Sometimes this sunflower seed can be just plain rotten!
The book’s self-professed scoundrel opens with a warning. “I’m a bad seed. / A baaaaaaaaaaad seed.” Even other seeds whisper in agreement: that’s one bad seed. What makes this seed so bad? Well, he’s always late and lies often. He stares and glares and never listens. He cuts in line all the time and never washes his hands or feet. And he does other horrible things too bad to list. Young readers (and some older ones as well) will chuckle at the list of misdeeds, then perhaps wonder whether they’re guilty of such baaaaaaaaaaad behavior themselves, but John aims for more fruitful ground. What makes a seed go bad? A tragic back story provides at least one reason for the badness. When the rogue seed decides “to be happy” by doing good, it’s not so hard to cheer for him. Loudly. The change may seem abrupt, although there is a sense that being good takes time. Throughout the story, Oswald’s digital, watercolor-infused illustrations keep the focus exclusively on the titular bad seed, depicting the world around him hilariously reacting to his misbehavior and using close-ups—sometimes extreme ones—for comical effect. Small moments of goodness appear that much more profound as a result.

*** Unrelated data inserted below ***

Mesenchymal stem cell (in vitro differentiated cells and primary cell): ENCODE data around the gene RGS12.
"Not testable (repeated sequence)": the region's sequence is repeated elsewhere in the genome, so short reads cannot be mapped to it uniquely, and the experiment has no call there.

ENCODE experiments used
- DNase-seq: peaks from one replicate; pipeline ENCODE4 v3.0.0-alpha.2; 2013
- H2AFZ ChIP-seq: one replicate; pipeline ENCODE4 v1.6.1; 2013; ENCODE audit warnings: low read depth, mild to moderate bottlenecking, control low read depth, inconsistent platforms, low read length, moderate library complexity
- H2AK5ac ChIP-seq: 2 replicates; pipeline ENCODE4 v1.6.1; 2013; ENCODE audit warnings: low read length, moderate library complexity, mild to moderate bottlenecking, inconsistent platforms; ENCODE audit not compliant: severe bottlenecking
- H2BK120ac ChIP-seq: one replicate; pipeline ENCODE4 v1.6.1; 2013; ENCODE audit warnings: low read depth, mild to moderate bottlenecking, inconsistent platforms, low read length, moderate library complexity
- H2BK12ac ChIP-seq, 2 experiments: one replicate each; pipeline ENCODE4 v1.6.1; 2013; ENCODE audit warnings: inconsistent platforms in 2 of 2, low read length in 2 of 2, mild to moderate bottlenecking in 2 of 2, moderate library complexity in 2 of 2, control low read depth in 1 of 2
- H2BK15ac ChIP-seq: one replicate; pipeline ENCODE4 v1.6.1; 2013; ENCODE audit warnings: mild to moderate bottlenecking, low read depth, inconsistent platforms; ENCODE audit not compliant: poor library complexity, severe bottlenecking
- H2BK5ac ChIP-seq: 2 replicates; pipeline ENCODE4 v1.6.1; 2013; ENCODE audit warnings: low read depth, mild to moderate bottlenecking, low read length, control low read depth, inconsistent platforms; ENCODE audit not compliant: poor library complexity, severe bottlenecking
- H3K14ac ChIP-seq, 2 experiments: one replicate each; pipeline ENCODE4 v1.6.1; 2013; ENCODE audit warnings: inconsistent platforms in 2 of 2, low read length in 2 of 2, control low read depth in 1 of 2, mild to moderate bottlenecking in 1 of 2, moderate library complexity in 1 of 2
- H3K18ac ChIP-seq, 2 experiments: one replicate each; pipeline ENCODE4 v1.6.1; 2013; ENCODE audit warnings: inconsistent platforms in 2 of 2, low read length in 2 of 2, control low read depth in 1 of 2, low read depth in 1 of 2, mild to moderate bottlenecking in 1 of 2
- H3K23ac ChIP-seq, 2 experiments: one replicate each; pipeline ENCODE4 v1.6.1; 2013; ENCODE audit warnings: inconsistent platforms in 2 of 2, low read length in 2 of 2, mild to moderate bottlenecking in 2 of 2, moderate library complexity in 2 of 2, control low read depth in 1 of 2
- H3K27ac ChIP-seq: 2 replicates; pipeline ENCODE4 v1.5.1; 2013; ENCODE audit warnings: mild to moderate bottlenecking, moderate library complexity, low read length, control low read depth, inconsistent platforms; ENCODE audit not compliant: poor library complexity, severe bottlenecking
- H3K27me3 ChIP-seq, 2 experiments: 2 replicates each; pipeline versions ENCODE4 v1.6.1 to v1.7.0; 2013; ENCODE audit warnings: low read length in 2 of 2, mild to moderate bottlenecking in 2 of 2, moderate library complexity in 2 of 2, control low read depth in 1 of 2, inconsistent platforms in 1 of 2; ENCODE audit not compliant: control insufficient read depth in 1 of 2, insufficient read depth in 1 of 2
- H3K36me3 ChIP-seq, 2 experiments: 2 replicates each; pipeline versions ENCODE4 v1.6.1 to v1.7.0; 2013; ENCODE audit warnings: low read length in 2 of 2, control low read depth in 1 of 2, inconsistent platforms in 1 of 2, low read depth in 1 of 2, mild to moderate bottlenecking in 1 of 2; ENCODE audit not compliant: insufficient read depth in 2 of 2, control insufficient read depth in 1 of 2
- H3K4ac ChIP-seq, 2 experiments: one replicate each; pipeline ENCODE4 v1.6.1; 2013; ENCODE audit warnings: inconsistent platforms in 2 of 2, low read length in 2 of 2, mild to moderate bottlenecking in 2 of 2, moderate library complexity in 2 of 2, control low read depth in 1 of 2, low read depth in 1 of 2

A thoughtful, candid look at self-reflection. (Picture book. 4-8)